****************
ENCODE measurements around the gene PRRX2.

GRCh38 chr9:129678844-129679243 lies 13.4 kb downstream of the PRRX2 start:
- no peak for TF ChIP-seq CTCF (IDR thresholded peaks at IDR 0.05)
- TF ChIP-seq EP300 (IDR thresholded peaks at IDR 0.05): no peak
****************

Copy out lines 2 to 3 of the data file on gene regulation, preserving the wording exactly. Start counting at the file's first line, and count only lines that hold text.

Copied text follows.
GRCh38 chr9:129678844-129679243 lies 13.4 kb downstream of the PRRX2 start:
- no peak for TF ChIP-seq CTCF (IDR thresholded peaks at IDR 0.05)